What do you get when you combine Big Brother with the Singularity? A nasty collection of code called ROPER. At least, the program is hopelessly buggy, or is it? The more he understands the surveillance and behavioral prediction program, the more uncomfortable Brett Desmond gets. One way or another, he has some hardcore coding ahead of him in Mark Netter’s Nightmare Code (trailer here), which releases today on DVD.
Normally, Desmond would not take a gig that wasn’t certifiably cool, but he is caught between a rock and a hard place. On his last government job, he had tried to pull a Snowden, but he was caught and prosecuted. So far, the court rulings have not gone his way, but his new employers promise to make everything go away if he can get their roll out back on track. Unfortunately, they were thrown considerably off schedule by the recent “incident.” That is how they refer to the shooting spree and suicide of Foster Cotton, the lead software developer.
In contradiction of all the team’s expectations, ROPER seems to be acting deliberately perverse. Bugs that were presumed fixed several iterations ago start reappearing. Perhaps most ominously, the program’s video analysis starts playing back violent events that never happened. Looking for possible insights, Desmond starts watching Cotton’s journal entries, but what he sees only prompts more questions, as well as the outlandish suspicion Cotton may have transferred his consciousness into ROPER.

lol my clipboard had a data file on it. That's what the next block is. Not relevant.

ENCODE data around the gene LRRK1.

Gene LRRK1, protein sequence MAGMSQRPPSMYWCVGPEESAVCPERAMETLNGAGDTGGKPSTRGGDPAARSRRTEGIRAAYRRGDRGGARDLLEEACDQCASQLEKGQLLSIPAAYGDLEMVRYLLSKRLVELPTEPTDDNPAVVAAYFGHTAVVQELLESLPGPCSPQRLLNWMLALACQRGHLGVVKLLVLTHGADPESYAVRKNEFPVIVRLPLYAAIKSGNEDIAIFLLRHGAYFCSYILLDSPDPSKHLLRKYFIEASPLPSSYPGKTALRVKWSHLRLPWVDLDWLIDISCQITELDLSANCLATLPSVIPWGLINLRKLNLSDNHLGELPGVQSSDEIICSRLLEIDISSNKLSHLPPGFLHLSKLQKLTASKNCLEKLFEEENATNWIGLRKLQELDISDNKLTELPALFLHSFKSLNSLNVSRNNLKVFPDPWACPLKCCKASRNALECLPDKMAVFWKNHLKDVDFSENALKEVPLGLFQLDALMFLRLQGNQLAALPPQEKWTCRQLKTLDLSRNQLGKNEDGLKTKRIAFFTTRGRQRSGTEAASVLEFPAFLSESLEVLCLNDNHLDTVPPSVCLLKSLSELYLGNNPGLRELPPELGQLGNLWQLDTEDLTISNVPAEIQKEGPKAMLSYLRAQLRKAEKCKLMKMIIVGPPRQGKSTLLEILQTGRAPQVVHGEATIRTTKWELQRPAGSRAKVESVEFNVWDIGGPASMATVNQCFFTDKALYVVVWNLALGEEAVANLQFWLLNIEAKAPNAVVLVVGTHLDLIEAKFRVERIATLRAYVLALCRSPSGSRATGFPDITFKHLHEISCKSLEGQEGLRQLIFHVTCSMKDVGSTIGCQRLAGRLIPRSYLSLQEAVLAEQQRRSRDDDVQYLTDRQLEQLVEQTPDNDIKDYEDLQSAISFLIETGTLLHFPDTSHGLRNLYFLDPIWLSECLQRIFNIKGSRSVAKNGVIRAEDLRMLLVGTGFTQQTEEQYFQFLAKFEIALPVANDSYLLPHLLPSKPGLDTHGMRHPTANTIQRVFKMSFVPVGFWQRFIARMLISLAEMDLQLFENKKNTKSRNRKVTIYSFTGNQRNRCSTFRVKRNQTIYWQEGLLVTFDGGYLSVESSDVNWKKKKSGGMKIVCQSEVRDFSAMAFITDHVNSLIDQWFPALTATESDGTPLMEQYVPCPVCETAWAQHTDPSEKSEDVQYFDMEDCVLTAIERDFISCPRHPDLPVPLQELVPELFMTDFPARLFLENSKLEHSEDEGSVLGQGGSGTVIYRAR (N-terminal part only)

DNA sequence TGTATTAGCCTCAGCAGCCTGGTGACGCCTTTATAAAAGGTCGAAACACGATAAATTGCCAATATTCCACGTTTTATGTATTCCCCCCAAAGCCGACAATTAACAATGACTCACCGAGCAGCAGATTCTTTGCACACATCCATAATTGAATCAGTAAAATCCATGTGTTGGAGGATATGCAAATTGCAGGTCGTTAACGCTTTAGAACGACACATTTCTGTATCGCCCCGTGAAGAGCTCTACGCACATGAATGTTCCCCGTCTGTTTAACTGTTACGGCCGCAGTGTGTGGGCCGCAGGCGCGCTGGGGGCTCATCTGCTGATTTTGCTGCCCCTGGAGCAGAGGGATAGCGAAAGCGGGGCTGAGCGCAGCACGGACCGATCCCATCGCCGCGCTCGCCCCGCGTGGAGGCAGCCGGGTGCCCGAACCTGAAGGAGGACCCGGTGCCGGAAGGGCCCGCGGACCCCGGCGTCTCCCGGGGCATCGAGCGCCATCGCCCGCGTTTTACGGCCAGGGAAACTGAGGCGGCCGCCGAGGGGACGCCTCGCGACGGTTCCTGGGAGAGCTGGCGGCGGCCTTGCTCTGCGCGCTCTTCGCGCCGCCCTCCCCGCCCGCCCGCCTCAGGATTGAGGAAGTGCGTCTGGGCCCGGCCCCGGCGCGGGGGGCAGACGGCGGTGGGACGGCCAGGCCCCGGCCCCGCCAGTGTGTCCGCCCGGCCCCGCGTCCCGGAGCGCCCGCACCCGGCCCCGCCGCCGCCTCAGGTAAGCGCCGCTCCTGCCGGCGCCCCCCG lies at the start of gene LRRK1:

As Desmond, The Walking Dead’s Andrew J. West certainly looks like someone who has spent a great deal of time writing code. Mei Melançon (Psylocke in X-Men: the Last Stand) is refreshingly smart and down-to-earth as Desmond’s co-worker and object of adulterous temptation, Nora Huntsman. Alex Cho also perfectly nails the persona and attitudes of stock-optioned Silicon Valley yuppies, but the rest of the tech firm personnel are just standard issue geeks or villains.
What Nightmare Code lacks in logic it makes up in paranoia. “You do not find the bug in the code, the code finds the bug in you,” sounds like a Yakov Smirnov joke, but it is pretty close to where we are now. Sadly, in commercial terms, it probably comes too late. With the only presidential candidate committed to curtailing domestic snooping, Rand Paul, mired at the bottom of the pack, it is pretty clear the professional activist class no longer cares about privacy. Maybe Code will remind a few viewers of their forgotten principles, because the implications of ROPER are pretty terrifying.
On the other hand, Code is about as technically sound as Electric Dreams from the mid-1980s. Seriously, usually one outbreak of mass murder is sufficient to delay a product launch. When the freaky mishaps keep on coming, you have to wonder why anyone still works for this company. On the other hand, Netter’s visual style, especially his use of split screens, nicely reflects Desmond’s increasingly disoriented and distrustful state of mind.